Thursday, November 3, 2005
August 31, 2005
When it came to choosing a hero, the Inspiration Circle at Hood River Valley High School focused largely on family members.
And “Mom” ranked first among the 25 girls — and their mentors — for the “Our Heroes” art project.
“I picked my mom because she’s really supportive and strong. She survived a serious car accident and worked her way through college with no help. Plus, she’s really loving,” said Tia Wymore, 17.
The Soroptimist Club is hosting the group’s exhibit during First Friday outside The Next Door, Inc. along Second Street. The art will then be displayed for two additional weeks at the Soul Cafe in the Oak Street Mall. During First Friday, citizens will be provided with writing space on the exhibit board to pen a recollection of their own hero.
“A lot of our work will be bilingual because we’re a multi-cultural community and we want people to celebrate that,” said Toby Kuykendall, prevention services coordinator from The Next Door, Inc.
Kuykendall, who oversees the Inspiration Circle, said the artwork is the cumulation of this summer’s focus on cultural diversity. The design work follows a June trip by the group to the Simon Wiesenthal Museum of Tolerance in Los Angeles, Calif. The girls raised $8,000 for that learning opportunity, including a $1,000 donation from the Soroptimists and two smaller grants from the Lions Club and Booster Club.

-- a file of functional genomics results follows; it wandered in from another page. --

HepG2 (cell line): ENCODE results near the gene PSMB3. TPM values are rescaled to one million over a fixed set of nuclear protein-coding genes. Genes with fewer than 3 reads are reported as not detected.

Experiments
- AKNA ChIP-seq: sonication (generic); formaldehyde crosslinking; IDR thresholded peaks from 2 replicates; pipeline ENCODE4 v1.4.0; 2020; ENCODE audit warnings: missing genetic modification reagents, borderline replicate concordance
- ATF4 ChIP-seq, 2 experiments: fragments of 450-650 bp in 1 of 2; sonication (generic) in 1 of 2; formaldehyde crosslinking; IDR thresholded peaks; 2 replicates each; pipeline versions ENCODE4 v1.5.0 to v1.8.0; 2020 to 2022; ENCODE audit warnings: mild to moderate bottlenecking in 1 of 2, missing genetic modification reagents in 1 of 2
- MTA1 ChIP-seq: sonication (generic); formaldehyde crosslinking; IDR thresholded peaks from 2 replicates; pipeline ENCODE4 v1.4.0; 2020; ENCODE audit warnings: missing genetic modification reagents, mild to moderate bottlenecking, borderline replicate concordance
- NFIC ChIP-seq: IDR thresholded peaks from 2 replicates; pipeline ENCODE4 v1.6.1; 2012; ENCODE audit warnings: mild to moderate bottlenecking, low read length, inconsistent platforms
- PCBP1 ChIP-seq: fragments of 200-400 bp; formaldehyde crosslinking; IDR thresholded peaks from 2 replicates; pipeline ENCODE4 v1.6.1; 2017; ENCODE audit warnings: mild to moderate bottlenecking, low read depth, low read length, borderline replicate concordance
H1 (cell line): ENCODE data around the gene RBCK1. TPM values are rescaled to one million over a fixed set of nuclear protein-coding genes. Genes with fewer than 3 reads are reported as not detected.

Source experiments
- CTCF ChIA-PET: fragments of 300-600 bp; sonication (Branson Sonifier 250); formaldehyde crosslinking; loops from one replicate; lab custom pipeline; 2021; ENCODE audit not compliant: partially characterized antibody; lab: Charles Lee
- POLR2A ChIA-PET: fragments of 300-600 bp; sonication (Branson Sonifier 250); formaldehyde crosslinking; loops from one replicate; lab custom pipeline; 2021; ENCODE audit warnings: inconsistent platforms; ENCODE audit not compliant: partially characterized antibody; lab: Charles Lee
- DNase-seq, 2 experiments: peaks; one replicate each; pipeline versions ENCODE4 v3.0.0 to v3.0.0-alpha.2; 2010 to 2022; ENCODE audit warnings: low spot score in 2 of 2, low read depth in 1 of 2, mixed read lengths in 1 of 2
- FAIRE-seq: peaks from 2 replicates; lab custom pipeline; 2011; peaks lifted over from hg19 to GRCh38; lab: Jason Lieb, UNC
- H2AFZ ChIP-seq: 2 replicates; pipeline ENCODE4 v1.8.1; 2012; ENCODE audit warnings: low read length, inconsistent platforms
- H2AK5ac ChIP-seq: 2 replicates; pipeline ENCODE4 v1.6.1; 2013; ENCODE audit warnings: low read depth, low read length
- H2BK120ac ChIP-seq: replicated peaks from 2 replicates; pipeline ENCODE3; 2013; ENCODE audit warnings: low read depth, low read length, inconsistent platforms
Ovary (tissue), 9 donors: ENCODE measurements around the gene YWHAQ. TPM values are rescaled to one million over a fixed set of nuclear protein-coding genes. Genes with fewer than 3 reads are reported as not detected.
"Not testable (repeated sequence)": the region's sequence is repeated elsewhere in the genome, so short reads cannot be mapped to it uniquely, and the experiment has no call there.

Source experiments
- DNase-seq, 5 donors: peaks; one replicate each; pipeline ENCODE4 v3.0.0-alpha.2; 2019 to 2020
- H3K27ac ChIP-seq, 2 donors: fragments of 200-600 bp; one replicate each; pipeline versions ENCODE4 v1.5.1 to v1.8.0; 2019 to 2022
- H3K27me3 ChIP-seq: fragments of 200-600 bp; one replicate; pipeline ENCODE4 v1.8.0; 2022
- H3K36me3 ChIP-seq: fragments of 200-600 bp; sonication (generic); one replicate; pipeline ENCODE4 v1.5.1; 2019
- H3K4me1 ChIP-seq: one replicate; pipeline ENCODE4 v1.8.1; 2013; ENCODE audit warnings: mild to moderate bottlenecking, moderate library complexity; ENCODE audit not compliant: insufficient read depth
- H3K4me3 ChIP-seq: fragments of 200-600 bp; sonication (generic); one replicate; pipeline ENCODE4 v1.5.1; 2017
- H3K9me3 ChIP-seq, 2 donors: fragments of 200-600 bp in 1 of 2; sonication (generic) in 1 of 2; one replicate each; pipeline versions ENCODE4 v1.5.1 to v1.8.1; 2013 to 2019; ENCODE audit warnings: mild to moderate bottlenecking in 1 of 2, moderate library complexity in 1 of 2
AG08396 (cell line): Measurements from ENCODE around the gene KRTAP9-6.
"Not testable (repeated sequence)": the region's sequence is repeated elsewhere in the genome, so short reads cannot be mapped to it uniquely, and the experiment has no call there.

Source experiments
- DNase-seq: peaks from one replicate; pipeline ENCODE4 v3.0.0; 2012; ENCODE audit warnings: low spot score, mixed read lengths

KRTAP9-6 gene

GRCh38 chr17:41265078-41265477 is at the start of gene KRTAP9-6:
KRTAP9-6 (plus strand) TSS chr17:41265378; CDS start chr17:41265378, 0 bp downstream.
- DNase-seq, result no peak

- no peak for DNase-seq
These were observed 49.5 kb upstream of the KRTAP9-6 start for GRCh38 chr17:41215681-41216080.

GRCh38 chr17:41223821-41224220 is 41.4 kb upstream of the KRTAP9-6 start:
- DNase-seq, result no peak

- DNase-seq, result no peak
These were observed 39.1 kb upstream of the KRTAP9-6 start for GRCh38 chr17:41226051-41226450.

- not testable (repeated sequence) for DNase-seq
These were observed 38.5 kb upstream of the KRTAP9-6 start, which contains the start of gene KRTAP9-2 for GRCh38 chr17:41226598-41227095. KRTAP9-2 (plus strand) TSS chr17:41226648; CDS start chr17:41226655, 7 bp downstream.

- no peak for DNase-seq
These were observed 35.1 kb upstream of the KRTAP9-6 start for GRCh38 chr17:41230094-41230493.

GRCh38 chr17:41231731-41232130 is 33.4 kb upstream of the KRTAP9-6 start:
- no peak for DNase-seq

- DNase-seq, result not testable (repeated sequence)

“This was a powerful experience for the girls and they are sharing that experience with the community by developing their own exhibit,” said Kuykendall.
Following their visit to the museum, the Inspiration Circle was encouraged to select a special person to feature in their creations. An ideal individual was described as someone who had struggled to overcome odds in their life to reach a goal.
Rosa Trejo, 18, decided to honor her entire family, including her parents, two sisters and a brother.
“Everyone has helped me so much, they’ve all been a role model to me and have done things that I admire,” she said.
But the selection of a family member for a hero didn’t just extend to students. Joella Dethman, a chaperon for the California trip, also decided to craft an heirloom piece that honored her mother.
She spent hours selecting items for the project that would aptly represent the life of Naomi Frisbie, 84. Her choices included newspaper clippings that featured her parent, samples of the crossword puzzles she loves and buttons from varied sewing projects. A window in the center of the collage was draped with fur from an otter that had been trapped decades ago by her grandfather for his daughter’s stoll. Dethman views her artwork as a keepsake that can give her mother joy for years to come.
“If you knew my mother you’d know why I picked her, she’s really quite spectacular,” said Dethman, the director of the Hood River County Commission on Children and Families.
The Inspiration Circle was founded nine years ago as a young woman’s organization at the high school. Membership has increased every year since the first 12 girls began meeting. Today, Kuykendall said there are 60 members who have committed to learning positive life and leadership skills that can be shared with the community through outreach projects.